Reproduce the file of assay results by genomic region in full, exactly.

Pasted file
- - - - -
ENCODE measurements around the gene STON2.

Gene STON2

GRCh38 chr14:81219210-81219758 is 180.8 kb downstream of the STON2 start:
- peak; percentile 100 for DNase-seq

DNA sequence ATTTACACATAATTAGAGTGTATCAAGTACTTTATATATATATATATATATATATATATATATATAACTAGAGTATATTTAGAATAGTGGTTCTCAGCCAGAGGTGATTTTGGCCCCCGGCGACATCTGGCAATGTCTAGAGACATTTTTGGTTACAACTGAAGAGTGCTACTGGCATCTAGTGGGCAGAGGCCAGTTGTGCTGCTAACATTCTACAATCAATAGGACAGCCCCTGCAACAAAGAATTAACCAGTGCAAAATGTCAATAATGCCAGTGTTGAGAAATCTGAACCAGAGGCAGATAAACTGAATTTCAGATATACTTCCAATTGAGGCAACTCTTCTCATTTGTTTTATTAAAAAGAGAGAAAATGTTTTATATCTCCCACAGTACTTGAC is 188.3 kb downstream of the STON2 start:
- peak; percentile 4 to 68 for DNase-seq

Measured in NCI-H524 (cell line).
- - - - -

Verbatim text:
ENCODE measurements around the gene STON2.

Gene STON2

GRCh38 chr14:81219210-81219758 is 180.8 kb downstream of the STON2 start:
- peak; percentile 100 for DNase-seq

DNA sequence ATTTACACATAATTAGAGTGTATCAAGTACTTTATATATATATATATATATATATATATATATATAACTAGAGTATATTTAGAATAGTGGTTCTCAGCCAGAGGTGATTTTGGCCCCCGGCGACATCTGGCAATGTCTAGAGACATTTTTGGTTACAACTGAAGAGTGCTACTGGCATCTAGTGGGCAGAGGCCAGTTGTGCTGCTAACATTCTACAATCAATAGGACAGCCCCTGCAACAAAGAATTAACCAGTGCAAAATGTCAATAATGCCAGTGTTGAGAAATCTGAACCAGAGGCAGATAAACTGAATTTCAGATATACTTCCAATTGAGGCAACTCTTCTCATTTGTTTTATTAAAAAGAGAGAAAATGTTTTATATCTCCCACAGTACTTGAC is 188.3 kb downstream of the STON2 start:
- peak; percentile 4 to 68 for DNase-seq

Measured in NCI-H524 (cell line).